Shannon Hall

Science Reporter


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A Surprise From the Supervolcano Under Yellowstone
The New York Times, October 2017

"Beneath Yellowstone National Park lies a supervolcano, a behemoth far more powerful than your average volcano. It has the ability to expel more than 1,000 cubic kilometers of rock and ash at once — 250,000 times more material than erupted from Mount St. Helens in 1980, which killed 57 people. That could blanket most of the United States in a thick layer of ash and even plunge the Earth into a volcanic winter."

7 Alien 'Earths' May Be Swapping Life via Meteorites
National Geographic, March 2017

"The discovery of alien life would be revolutionary. But what if we uncovered it on two—or even seven—planets all orbiting the same star? That’s the tantalizing possibility offered by the cosmic grouping called TRAPPIST-1, where seven Earth-size worlds circle a star roughly 39 light-years away."

Exoplanet Census Suggests Earth Is Special after All
Scientific American, February 2016

"More than 400 years ago Renaissance scientist Nicolaus Copernicus reduced us to near nothingness by showing that our planet is not the center of the solar system. With every subsequent scientific revolution, most other privileged positions in the universe humans might have held dear have been further degraded, revealing the cold truth that our species is the smallest of specks on a speck of a planet, cosmologically speaking."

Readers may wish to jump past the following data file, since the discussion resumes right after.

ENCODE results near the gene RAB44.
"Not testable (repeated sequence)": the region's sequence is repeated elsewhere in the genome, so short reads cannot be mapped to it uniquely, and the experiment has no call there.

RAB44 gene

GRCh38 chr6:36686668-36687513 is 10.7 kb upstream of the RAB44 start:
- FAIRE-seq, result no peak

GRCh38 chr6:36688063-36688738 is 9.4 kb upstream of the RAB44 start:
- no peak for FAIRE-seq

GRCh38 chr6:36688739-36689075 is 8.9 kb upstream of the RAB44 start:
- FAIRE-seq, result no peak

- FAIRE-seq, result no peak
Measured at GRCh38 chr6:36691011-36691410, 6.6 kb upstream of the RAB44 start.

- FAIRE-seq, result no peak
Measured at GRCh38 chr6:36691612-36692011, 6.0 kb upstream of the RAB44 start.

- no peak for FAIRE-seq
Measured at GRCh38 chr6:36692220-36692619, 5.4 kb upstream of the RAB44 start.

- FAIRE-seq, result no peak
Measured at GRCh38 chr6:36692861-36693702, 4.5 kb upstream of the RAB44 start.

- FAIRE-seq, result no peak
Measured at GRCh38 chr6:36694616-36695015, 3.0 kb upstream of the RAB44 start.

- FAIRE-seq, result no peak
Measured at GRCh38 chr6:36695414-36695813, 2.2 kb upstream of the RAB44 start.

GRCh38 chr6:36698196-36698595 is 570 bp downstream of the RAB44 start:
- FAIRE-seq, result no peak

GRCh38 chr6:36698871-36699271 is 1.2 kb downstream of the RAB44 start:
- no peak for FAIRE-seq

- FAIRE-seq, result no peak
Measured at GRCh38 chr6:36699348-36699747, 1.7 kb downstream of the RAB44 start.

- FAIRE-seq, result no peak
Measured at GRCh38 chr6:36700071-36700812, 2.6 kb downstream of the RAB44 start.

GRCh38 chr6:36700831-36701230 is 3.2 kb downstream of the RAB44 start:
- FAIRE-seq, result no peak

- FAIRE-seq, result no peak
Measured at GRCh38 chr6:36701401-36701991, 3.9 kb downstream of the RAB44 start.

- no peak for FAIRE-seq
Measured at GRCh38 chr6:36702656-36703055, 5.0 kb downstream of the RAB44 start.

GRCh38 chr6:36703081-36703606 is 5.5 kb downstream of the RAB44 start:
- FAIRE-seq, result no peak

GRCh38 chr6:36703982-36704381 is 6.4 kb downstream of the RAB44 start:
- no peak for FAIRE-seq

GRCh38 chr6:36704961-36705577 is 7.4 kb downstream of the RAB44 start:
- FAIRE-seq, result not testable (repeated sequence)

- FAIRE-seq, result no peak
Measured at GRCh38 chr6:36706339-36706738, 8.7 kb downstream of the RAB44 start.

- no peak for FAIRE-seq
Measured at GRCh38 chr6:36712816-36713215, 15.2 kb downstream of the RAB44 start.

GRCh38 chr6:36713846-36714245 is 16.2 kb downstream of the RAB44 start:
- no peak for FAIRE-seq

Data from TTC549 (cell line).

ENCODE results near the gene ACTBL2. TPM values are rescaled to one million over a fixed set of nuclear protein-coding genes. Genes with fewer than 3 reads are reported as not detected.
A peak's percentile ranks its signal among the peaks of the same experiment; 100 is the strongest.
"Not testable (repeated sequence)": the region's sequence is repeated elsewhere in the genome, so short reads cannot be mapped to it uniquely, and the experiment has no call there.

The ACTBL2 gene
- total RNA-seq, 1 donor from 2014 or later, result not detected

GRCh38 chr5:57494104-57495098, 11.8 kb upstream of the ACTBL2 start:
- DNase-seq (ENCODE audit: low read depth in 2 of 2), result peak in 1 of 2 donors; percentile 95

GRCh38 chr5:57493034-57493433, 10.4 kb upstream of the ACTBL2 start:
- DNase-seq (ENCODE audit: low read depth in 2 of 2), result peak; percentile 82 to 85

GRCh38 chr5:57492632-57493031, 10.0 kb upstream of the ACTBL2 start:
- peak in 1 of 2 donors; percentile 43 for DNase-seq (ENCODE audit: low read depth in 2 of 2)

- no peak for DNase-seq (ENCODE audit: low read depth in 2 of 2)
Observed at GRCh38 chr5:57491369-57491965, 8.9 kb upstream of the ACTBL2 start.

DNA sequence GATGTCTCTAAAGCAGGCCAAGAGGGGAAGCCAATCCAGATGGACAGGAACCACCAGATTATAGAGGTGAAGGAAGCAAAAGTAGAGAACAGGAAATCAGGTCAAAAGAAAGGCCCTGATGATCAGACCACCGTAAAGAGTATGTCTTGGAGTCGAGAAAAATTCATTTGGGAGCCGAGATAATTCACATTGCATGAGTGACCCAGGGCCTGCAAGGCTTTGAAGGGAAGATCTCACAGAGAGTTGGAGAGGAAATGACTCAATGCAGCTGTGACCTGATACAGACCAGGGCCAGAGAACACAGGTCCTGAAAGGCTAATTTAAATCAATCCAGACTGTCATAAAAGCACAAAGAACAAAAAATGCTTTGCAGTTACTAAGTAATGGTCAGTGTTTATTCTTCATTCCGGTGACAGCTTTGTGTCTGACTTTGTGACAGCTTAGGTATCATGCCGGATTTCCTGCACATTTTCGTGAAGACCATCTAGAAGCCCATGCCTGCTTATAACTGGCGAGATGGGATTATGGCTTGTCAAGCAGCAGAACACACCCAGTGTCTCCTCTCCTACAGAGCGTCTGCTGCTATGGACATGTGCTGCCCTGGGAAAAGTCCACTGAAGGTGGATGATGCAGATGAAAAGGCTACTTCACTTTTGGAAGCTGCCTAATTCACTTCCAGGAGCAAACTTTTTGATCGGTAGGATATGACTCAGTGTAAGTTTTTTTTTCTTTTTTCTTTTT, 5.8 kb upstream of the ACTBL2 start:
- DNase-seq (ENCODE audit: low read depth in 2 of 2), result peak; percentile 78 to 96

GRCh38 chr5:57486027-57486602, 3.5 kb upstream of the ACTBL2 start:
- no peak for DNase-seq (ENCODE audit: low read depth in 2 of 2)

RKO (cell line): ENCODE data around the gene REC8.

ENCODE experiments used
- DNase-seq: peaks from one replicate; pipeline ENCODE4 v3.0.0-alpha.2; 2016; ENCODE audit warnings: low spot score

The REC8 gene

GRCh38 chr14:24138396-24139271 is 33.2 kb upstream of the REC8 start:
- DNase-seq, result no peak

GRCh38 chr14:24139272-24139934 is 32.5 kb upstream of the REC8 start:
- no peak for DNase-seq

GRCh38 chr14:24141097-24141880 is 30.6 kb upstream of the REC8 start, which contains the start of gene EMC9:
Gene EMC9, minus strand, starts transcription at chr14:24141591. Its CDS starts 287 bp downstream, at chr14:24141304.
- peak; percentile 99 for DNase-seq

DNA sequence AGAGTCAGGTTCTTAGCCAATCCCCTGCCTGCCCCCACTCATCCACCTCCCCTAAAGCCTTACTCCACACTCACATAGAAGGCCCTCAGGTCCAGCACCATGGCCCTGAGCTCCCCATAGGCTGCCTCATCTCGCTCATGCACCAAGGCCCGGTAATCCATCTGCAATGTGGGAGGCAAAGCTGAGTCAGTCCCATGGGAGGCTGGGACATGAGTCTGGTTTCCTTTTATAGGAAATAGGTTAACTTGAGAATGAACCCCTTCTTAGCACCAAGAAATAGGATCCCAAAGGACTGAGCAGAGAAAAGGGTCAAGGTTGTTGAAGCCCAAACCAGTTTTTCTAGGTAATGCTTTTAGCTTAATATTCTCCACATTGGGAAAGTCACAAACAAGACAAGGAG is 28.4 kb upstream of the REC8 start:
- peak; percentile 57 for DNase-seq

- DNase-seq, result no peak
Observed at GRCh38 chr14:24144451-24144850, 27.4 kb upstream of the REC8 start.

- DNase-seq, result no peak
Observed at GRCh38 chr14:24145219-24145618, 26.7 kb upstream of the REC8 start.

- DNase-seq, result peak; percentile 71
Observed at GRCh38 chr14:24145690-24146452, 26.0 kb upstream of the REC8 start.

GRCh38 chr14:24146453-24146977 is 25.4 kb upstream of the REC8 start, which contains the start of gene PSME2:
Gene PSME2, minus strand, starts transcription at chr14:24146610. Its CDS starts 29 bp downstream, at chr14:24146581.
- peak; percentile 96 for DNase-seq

A Turning Point in Combating Climate Change May Be Here
Scientific American, December 2015

"The world is shifting. At least that’s what Bill McKibben, a leading environmental activist, tweeted on November 6."

Is It Time to Embrace Unverified Theories?
Nautilus, August 2015

"In the world of modern physics, there is change afoot. Researchers are striving so hard to leap beyond the mostly settled science of the Standard Model that they’re daring to break from one of science’s crucial traditions."

BICEP2 Was Wrong, But Publicly Sharing The Results Was Right
Discover Magazine, January 2015

"In the end, science is a human endeavor. As such it's flawed. This latest incident is a reminder that scientists are constantly engaged in a tightrope-walk between astonishing claims and careful deliberation."